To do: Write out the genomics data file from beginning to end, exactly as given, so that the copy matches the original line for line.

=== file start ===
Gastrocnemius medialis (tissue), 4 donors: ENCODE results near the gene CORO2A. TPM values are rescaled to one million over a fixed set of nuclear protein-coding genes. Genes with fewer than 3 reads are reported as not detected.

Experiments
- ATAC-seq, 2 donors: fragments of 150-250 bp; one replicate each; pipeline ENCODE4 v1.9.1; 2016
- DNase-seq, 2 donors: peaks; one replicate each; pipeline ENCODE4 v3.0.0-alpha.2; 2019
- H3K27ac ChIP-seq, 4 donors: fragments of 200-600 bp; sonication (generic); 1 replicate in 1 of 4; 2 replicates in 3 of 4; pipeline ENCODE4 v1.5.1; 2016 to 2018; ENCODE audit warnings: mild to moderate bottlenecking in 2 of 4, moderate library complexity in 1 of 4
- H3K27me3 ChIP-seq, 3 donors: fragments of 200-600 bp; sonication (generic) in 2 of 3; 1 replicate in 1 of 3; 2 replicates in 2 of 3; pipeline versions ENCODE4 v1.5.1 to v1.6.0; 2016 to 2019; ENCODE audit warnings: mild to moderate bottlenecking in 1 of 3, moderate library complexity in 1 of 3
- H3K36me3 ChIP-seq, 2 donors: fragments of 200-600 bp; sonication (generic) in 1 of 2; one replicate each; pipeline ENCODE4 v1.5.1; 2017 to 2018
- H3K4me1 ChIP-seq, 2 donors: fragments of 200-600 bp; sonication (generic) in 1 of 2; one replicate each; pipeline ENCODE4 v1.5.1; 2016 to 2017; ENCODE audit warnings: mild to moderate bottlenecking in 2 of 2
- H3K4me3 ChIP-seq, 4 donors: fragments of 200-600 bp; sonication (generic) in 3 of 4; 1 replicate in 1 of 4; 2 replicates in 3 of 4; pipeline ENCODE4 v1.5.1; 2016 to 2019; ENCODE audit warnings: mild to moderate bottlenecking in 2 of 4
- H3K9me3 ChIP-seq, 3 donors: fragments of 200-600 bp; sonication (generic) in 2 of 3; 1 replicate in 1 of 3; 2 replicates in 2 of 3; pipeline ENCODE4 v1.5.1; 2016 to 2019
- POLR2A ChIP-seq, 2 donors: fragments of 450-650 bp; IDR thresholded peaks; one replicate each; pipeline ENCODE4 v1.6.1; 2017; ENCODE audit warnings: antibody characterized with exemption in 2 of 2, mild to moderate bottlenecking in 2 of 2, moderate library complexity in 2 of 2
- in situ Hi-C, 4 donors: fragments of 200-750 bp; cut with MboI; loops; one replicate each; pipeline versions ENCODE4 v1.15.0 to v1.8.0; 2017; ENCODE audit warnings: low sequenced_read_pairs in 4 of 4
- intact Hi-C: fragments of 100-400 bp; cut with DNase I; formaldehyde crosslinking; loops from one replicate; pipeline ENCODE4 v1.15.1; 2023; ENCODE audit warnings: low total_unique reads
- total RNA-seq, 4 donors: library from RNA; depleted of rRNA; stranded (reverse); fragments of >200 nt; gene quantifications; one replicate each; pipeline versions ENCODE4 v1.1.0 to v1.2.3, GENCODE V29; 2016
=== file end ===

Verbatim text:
Gastrocnemius medialis (tissue), 4 donors: ENCODE results near the gene CORO2A. TPM values are rescaled to one million over a fixed set of nuclear protein-coding genes. Genes with fewer than 3 reads are reported as not detected.

Experiments
- ATAC-seq, 2 donors: fragments of 150-250 bp; one replicate each; pipeline ENCODE4 v1.9.1; 2016
- DNase-seq, 2 donors: peaks; one replicate each; pipeline ENCODE4 v3.0.0-alpha.2; 2019
- H3K27ac ChIP-seq, 4 donors: fragments of 200-600 bp; sonication (generic); 1 replicate in 1 of 4; 2 replicates in 3 of 4; pipeline ENCODE4 v1.5.1; 2016 to 2018; ENCODE audit warnings: mild to moderate bottlenecking in 2 of 4, moderate library complexity in 1 of 4
- H3K27me3 ChIP-seq, 3 donors: fragments of 200-600 bp; sonication (generic) in 2 of 3; 1 replicate in 1 of 3; 2 replicates in 2 of 3; pipeline versions ENCODE4 v1.5.1 to v1.6.0; 2016 to 2019; ENCODE audit warnings: mild to moderate bottlenecking in 1 of 3, moderate library complexity in 1 of 3
- H3K36me3 ChIP-seq, 2 donors: fragments of 200-600 bp; sonication (generic) in 1 of 2; one replicate each; pipeline ENCODE4 v1.5.1; 2017 to 2018
- H3K4me1 ChIP-seq, 2 donors: fragments of 200-600 bp; sonication (generic) in 1 of 2; one replicate each; pipeline ENCODE4 v1.5.1; 2016 to 2017; ENCODE audit warnings: mild to moderate bottlenecking in 2 of 2
- H3K4me3 ChIP-seq, 4 donors: fragments of 200-600 bp; sonication (generic) in 3 of 4; 1 replicate in 1 of 4; 2 replicates in 3 of 4; pipeline ENCODE4 v1.5.1; 2016 to 2019; ENCODE audit warnings: mild to moderate bottlenecking in 2 of 4
- H3K9me3 ChIP-seq, 3 donors: fragments of 200-600 bp; sonication (generic) in 2 of 3; 1 replicate in 1 of 3; 2 replicates in 2 of 3; pipeline ENCODE4 v1.5.1; 2016 to 2019
- POLR2A ChIP-seq, 2 donors: fragments of 450-650 bp; IDR thresholded peaks; one replicate each; pipeline ENCODE4 v1.6.1; 2017; ENCODE audit warnings: antibody characterized with exemption in 2 of 2, mild to moderate bottlenecking in 2 of 2, moderate library complexity in 2 of 2
- in situ Hi-C, 4 donors: fragments of 200-750 bp; cut with MboI; loops; one replicate each; pipeline versions ENCODE4 v1.15.0 to v1.8.0; 2017; ENCODE audit warnings: low sequenced_read_pairs in 4 of 4
- intact Hi-C: fragments of 100-400 bp; cut with DNase I; formaldehyde crosslinking; loops from one replicate; pipeline ENCODE4 v1.15.1; 2023; ENCODE audit warnings: low total_unique reads
- total RNA-seq, 4 donors: library from RNA; depleted of rRNA; stranded (reverse); fragments of >200 nt; gene quantifications; one replicate each; pipeline versions ENCODE4 v1.1.0 to v1.2.3, GENCODE V29; 2016